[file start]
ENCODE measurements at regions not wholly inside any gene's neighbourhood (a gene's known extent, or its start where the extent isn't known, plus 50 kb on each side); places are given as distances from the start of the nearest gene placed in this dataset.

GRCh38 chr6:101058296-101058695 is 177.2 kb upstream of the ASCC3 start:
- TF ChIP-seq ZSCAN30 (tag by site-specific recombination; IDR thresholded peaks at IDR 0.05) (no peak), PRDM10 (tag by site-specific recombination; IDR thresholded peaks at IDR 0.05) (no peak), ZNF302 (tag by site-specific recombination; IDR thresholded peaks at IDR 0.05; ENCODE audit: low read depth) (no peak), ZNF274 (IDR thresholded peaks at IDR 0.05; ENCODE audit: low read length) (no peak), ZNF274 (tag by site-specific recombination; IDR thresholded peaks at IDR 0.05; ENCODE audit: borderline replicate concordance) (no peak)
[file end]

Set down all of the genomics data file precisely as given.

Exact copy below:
ENCODE measurements at regions not wholly inside any gene's neighbourhood (a gene's known extent, or its start where the extent isn't known, plus 50 kb on each side); places are given as distances from the start of the nearest gene placed in this dataset.

GRCh38 chr6:101058296-101058695 is 177.2 kb upstream of the ASCC3 start:
- TF ChIP-seq ZSCAN30 (tag by site-specific recombination; IDR thresholded peaks at IDR 0.05) (no peak), PRDM10 (tag by site-specific recombination; IDR thresholded peaks at IDR 0.05) (no peak), ZNF302 (tag by site-specific recombination; IDR thresholded peaks at IDR 0.05; ENCODE audit: low read depth) (no peak), ZNF274 (IDR thresholded peaks at IDR 0.05; ENCODE audit: low read length) (no peak), ZNF274 (tag by site-specific recombination; IDR thresholded peaks at IDR 0.05; ENCODE audit: borderline replicate concordance) (no peak)